Just how dangerous is cycle commuting?

HJ

Cycling in Scotland
Location
Auld Reekie
I have been cycle commuting on a regular basic for over 13 years (before that my cycle commuting was only sporadic), in that time I have never felt that what I was doing was in any way inherently dangerous. Yet I often hear people saying that they could cycle to work because it is too dangerous.

Just recently I came across a report from the NHS entitled Cycling – the actual risks which makes for interesting reading. The key points of which are, as a means of transport walking is more dangerous that cycle, Cycling in Britain is safer than driving in some European counties, Cycling is far safer than driving anywhere, Cycling gets safer as it gets more popular, and that There is no known example in recent decades when an increase in cycling led to an increase in cyclist deaths.
 

Keith Oates

Janner
Location
Penarth, Wales
Long may the trend last, HJ!!!!!!!!!!!!!!!!!!!!!!!!!!!!!!!!
 
Are the 'favourable' statistics due to cyclists being road-savvy and keeping out of danger, or to motorists compensating for the actions of cyclists?

Cycling may not be as dangerous as some other forms of transport, but IMO these comparisons can lead to a false sense of security. The dangers are there for the unwary. If we were to suggest that cycle commuting is not dangerous, we would be just as at fault as those who scare people off from trying by saying it is too dangerous to contemplate. The truth lies somewhere in between.

Surely every commuting cyclist should be made aware that there are dangers. I've seen cyclists perform risky maneuvers on busy roads, sometimes getting away with it, sometimes not :thumbsup: and I'm convinced it isn't bravado on their part leading to trouble, more lack of awareness of the danger in the first place.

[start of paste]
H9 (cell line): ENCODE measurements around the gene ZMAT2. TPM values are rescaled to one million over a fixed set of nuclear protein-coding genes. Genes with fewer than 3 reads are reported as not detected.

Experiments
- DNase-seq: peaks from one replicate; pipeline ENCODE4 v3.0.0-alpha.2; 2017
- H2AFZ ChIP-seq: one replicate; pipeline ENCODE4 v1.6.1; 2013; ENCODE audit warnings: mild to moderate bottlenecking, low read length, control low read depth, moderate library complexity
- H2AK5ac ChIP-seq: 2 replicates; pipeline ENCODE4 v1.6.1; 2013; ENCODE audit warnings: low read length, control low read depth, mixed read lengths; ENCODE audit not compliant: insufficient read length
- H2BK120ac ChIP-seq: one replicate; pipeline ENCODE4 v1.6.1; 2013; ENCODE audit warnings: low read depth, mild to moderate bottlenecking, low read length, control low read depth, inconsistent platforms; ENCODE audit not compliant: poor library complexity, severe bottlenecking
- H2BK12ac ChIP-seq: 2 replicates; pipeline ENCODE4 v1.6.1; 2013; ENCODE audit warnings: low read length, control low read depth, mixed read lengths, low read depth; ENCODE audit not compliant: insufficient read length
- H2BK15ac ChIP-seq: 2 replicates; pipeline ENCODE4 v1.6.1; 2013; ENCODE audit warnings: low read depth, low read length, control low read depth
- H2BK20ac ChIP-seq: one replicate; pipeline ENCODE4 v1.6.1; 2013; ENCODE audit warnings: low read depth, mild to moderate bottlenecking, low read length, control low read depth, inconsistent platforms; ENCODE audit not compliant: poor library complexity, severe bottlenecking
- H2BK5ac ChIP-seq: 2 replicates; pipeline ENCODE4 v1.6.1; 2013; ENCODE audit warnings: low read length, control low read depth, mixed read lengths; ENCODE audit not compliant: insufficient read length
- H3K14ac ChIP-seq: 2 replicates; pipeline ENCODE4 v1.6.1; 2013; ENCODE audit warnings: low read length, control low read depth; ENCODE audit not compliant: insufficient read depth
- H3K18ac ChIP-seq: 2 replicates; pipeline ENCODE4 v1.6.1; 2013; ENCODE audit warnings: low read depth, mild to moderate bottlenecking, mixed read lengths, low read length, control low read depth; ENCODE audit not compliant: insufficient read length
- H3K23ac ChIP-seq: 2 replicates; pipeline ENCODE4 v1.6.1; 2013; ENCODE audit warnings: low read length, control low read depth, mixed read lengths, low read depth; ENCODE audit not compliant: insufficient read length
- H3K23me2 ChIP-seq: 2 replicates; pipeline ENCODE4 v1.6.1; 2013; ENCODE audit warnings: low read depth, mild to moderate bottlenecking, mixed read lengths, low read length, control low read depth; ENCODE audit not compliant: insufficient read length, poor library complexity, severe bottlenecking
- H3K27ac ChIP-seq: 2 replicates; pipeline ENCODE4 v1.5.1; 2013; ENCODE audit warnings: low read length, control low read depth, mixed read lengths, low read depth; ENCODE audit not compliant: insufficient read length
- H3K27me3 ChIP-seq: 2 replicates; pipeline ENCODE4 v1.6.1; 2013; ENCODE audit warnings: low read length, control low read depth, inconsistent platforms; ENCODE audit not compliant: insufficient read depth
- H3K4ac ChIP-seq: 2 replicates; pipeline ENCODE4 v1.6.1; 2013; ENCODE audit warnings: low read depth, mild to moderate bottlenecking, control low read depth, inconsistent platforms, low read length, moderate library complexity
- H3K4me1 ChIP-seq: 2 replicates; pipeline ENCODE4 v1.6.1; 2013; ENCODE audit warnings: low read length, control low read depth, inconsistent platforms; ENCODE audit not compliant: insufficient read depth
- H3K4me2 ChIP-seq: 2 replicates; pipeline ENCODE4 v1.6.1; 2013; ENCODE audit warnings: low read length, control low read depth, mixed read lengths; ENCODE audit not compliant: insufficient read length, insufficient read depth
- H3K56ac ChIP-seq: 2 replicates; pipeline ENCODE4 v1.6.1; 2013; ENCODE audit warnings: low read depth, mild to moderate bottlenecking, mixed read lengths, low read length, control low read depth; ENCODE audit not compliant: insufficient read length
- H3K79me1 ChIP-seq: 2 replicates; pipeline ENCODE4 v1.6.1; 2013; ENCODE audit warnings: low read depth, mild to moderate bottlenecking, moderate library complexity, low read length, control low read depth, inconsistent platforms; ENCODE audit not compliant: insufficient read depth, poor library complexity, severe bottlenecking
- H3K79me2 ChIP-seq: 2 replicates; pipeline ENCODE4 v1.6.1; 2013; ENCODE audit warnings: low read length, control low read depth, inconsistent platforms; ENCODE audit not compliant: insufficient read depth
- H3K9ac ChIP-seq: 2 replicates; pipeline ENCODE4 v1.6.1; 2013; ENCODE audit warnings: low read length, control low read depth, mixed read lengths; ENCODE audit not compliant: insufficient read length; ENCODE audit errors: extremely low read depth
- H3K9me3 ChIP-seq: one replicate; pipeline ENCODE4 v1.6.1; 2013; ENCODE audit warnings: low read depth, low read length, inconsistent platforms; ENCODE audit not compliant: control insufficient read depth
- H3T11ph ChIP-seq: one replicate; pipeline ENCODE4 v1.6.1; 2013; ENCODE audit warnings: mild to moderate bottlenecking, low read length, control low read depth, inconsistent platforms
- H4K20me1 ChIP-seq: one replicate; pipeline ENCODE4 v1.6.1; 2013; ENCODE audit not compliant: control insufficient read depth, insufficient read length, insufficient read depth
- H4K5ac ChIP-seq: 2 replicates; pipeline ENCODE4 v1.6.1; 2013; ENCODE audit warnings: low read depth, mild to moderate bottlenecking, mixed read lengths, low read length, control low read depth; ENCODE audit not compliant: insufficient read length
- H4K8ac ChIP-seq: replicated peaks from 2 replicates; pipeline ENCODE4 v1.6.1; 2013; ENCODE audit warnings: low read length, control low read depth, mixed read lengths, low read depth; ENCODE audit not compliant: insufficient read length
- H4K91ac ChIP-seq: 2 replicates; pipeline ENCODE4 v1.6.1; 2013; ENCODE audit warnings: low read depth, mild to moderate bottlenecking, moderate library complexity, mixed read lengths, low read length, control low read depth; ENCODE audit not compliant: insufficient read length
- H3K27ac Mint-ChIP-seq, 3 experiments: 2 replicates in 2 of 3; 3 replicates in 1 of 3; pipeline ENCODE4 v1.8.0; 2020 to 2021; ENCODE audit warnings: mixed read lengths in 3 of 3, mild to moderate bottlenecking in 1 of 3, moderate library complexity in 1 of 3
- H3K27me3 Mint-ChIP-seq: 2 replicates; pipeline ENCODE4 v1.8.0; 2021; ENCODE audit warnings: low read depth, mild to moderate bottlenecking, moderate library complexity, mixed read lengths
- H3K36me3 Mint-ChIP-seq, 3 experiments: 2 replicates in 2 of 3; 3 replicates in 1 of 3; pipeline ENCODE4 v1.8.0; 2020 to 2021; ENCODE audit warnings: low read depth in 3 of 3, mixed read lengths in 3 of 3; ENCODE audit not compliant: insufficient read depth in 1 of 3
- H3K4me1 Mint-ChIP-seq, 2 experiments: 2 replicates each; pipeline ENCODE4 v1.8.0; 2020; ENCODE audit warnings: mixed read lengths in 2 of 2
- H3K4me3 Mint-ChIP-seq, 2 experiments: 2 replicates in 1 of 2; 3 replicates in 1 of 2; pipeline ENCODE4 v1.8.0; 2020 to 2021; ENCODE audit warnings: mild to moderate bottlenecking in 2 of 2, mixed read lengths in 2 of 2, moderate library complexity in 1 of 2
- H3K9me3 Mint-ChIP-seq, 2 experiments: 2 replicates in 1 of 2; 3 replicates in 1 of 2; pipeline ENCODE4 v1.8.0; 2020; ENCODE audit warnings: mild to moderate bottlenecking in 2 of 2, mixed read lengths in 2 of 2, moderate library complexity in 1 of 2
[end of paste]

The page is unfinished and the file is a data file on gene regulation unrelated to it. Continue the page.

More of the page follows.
I don't know if the statistics show separate figures for cyclists commuting, cyclists touring, cyclists recreationally riding or even people/kids on bikes just ... mucking about, as that could show a different light on cycling 'accidents'.
 
OP
HJ

HJ

Cycling in Scotland
Location
Auld Reekie
beanzontoast said:
Are the 'favourable' statistics due to cyclists being road-savvy and keeping out of danger, or to motorists compensating for the actions of cyclists?
Probably a combination of both, from my experience of cycling in countries where cycling is more common then in Britain.

beanzontoast said:
Cycling may not be as dangerous as some other forms of transport, but IMO these comparisons can lead to a false sense of security. The dangers are there for the unwary. If we were to suggest that cycle commuting is not dangerous, we would be just as at fault as those who scare people off from trying by saying it is too dangerous to contemplate. The truth lies somewhere in between.

Surely every commuting cyclist should be made aware that there are dangers. I've seen cyclists perform risky maneuvers on busy roads, sometimes getting away with it, sometimes not :thumbsup: and I'm convinced it isn't bravado on their part leading to trouble, more lack of awareness of the danger in the first place.
I would recommend that all cyclist should be fully aware of the Highway Code and read Cyclecraft. The rules of the road are there for a reason and apply to everyone.
 
OP
HJ

HJ

Cycling in Scotland
Location
Auld Reekie
Yorkshireman said:
I don't know if the statistics show separate figures for cyclists commuting, cyclists touring, cyclists recreationally riding or even people/kids on bikes just ... mucking about, as that could show a different light on cycling 'accidents'.
The figures don't separate out the different types of cyclists, but the general principal applies that greater percentage of cyclist on the road, the lower the rate of cycle fatalities.
 

Alcdrew

Senior Member
Location
UK
Maybe an unpopular opionion, but I feel that anyone on the road needs to pass a road awarness test at the very least. Car drivers do this by showing they can drive in a controled manner, when doing there test, OK most completely ignor everthing they have learned after passing.

But cyclest don't need to pass anything, and that has to be dangerous?

You shouldn't be on the road if you don't know the rules and have showen that you know.
 
You shouldn't be on the road if you don't know the rules